As winter approaches, bear activity increases

Matt Stensland

— As winter approaches, Steamboat Springs residents should expect to see increased bear activity.

“This time of year, the bears are really foraging heavily,” Colorado Parks and Wildlife district wildlife manager Andrea Sponseller said. “They have to get their calories to survive through the winter.”

Recently, local police and wildlife officers have received more calls about bears.

On Wednesday, a sow and two cubs were hanging out in the area of Laurel Street all day. The bears went up in a tree, and the sow could not get the cubs down due to constant human activity.

“They were just unable to get out of the area,” Sponseller said.

Also in the area, wildlife officials investigated bears that took advantage of the smorgasbord of food in a backyard. The backyard was filled with fruit trees and other food sources.

“It only makes sense that a bear would be in that area,” Sponseller said.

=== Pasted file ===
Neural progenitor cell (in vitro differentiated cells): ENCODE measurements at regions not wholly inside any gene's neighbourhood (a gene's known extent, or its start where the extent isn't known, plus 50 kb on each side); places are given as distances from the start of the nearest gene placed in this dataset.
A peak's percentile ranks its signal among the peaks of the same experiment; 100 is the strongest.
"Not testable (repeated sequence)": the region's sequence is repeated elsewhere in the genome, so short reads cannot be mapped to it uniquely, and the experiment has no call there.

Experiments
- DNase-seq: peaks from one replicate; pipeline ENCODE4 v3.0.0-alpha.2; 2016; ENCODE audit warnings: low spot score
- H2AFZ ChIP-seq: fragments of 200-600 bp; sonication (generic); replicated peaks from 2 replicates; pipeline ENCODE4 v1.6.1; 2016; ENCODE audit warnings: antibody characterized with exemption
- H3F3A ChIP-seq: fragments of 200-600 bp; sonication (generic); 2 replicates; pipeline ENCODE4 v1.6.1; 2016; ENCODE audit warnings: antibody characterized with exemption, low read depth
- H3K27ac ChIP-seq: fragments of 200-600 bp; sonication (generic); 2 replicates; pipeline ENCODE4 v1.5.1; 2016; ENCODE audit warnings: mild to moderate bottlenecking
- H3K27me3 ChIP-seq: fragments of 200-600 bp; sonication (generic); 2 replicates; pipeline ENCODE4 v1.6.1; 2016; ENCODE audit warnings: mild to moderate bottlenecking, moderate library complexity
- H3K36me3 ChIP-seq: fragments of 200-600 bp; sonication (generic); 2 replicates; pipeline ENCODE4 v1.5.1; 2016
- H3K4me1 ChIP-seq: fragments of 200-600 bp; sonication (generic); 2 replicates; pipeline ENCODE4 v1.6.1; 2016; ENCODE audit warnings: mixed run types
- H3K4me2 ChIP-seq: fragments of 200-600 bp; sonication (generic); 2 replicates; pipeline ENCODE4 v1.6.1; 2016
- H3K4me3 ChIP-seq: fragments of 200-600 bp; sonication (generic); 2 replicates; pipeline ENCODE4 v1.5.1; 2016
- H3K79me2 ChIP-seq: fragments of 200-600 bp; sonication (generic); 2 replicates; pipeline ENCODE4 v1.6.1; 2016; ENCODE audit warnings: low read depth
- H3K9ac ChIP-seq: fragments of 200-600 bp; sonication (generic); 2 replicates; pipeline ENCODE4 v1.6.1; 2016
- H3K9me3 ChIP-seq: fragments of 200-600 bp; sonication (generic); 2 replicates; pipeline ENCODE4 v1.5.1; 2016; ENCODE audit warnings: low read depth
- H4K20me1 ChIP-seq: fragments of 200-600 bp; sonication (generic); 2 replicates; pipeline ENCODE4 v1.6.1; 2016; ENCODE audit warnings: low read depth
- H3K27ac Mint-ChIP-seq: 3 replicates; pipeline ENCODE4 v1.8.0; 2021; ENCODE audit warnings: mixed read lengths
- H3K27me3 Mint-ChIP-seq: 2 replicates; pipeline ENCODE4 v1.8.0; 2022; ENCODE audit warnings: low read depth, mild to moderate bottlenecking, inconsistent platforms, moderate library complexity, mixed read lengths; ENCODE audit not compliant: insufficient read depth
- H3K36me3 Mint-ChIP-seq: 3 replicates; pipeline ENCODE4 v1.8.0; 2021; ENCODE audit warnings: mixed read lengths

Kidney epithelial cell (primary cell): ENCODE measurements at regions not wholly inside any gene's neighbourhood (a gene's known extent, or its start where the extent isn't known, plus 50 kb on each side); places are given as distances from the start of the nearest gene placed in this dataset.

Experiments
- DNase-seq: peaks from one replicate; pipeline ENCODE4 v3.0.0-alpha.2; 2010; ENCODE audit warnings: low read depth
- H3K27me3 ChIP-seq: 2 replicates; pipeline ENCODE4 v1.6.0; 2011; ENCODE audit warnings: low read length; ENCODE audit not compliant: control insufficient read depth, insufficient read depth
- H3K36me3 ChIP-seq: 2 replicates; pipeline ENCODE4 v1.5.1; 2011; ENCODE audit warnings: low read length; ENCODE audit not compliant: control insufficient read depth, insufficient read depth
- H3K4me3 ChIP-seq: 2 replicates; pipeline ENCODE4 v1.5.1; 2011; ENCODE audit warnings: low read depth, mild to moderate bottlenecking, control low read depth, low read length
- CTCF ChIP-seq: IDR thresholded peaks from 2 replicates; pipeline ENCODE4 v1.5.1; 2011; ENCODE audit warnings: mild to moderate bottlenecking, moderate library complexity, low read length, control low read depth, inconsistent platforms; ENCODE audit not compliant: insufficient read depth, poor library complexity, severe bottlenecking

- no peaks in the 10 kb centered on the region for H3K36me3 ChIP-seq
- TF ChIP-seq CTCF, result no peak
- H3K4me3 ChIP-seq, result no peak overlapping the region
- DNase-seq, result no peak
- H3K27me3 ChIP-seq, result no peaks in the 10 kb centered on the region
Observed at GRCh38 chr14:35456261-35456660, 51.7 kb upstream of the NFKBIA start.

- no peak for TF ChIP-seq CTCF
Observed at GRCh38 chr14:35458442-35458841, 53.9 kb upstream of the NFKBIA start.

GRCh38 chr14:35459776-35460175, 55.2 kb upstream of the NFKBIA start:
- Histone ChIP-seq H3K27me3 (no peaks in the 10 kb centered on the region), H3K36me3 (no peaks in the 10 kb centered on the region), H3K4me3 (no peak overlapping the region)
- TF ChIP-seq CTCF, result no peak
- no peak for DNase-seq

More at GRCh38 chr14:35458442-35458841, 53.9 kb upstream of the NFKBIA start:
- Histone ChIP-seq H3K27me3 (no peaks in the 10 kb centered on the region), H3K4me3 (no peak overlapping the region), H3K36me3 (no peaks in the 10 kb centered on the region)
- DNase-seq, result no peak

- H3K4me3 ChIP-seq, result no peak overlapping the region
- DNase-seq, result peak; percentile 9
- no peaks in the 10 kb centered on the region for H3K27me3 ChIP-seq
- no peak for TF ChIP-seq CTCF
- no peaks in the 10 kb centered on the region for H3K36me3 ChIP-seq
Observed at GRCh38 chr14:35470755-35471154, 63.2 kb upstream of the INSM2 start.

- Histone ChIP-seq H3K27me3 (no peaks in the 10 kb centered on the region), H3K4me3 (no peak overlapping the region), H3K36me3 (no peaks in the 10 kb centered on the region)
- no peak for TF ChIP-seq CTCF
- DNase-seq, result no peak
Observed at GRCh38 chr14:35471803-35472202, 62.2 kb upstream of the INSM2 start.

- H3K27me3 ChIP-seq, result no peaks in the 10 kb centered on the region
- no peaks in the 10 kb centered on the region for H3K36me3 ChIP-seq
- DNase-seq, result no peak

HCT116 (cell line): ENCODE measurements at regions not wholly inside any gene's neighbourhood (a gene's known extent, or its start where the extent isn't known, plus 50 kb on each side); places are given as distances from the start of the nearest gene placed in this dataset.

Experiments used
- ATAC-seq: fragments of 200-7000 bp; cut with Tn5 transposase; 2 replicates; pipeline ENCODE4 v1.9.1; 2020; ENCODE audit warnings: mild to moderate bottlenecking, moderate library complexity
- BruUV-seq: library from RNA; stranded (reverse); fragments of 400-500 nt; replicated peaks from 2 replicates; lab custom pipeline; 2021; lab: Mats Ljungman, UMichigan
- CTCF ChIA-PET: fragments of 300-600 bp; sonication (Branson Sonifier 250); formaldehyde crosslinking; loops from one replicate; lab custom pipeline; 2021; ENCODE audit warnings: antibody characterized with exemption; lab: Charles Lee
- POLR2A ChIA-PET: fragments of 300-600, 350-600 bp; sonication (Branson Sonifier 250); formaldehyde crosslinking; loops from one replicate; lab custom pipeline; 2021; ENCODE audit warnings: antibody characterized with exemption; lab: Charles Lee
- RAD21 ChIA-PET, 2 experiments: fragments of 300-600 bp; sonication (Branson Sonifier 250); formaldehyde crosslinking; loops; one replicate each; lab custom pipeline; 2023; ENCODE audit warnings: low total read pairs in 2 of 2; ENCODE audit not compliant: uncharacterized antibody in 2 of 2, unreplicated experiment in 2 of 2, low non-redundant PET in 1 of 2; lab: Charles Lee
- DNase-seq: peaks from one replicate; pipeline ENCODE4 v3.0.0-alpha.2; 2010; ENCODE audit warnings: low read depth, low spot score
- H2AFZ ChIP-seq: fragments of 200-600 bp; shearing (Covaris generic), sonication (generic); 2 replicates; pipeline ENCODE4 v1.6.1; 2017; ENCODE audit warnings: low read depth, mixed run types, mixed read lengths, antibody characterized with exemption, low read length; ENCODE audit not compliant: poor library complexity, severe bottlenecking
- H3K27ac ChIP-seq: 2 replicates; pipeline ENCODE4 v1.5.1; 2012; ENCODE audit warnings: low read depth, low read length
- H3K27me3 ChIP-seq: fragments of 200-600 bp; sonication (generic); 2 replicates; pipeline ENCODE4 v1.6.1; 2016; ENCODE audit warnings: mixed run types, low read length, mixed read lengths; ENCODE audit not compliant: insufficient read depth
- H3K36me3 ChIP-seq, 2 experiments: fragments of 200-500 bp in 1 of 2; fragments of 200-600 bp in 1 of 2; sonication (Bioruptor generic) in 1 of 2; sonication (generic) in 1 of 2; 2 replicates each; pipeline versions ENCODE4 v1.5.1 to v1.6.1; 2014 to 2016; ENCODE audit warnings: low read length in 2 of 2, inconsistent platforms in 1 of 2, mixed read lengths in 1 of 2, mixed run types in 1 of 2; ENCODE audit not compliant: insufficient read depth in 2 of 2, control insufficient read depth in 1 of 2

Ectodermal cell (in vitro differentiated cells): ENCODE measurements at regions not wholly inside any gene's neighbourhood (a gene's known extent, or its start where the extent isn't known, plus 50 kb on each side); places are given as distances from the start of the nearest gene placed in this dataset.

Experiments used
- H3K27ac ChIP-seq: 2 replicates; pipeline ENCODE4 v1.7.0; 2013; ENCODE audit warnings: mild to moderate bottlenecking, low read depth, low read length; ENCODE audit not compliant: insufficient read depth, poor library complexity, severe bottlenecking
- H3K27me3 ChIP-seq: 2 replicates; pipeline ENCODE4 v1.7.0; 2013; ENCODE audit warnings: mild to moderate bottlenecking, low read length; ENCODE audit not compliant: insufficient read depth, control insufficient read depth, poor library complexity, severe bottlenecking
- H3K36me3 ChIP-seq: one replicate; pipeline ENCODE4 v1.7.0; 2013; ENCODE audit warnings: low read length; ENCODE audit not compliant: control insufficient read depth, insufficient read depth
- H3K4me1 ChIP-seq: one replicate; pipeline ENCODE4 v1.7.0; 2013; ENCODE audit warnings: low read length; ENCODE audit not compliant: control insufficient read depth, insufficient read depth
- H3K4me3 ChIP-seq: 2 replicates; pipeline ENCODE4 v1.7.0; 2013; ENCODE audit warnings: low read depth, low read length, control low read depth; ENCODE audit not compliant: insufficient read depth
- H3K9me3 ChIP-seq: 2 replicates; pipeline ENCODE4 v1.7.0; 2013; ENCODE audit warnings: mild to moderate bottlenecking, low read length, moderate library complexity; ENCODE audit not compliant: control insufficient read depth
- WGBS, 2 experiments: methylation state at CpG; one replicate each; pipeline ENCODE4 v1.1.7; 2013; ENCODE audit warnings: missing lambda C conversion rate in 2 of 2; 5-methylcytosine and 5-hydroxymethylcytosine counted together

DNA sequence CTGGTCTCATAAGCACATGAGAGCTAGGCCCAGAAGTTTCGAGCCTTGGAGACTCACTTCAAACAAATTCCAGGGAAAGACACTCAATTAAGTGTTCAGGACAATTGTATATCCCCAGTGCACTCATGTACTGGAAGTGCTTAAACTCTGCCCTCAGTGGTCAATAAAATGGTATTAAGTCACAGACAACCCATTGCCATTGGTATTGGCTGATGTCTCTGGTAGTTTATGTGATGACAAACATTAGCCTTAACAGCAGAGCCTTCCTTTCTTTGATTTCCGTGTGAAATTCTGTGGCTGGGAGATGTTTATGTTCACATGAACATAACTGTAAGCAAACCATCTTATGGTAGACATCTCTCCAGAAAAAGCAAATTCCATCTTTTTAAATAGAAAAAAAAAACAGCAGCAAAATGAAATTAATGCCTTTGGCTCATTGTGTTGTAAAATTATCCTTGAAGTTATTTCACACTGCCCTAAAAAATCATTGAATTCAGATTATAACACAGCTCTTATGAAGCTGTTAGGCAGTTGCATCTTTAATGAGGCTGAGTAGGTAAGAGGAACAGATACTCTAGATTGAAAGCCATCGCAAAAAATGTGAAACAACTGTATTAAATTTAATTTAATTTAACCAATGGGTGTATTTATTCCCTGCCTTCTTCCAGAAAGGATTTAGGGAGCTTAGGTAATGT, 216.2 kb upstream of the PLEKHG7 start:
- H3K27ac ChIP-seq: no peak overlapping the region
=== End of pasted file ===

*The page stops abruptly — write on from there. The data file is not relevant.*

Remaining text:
Sponseller said if residents do not want bears damaging their trees, they should pick the fruit.

Libbie Miller, another district wildlife manager, said people should expect to see increased bear activity through October. As the bears consume their natural food sources, they tend to start eyeing other sources, such as trash, Miller said.

“It’s super important for people to minimize their food sources,” Miller said.

On Thursday, wildlife officials were monitoring a sow and two cubs near the Steamboat schools on the Strawberry Park campus. Miller said the bears had gone up a tree and were napping.

Outside school activities were kept away from the bears, and students were told to buddy up on their way home. Miller said they always encourage the children to buddy up because they never know what they will encounter.

“The Steamboat schools are right in the middle of prime wildlife habitat,” Miller said.

To reach Matt Stensland, call 970-871-4247, email or follow him on Twitter @SBTStensland

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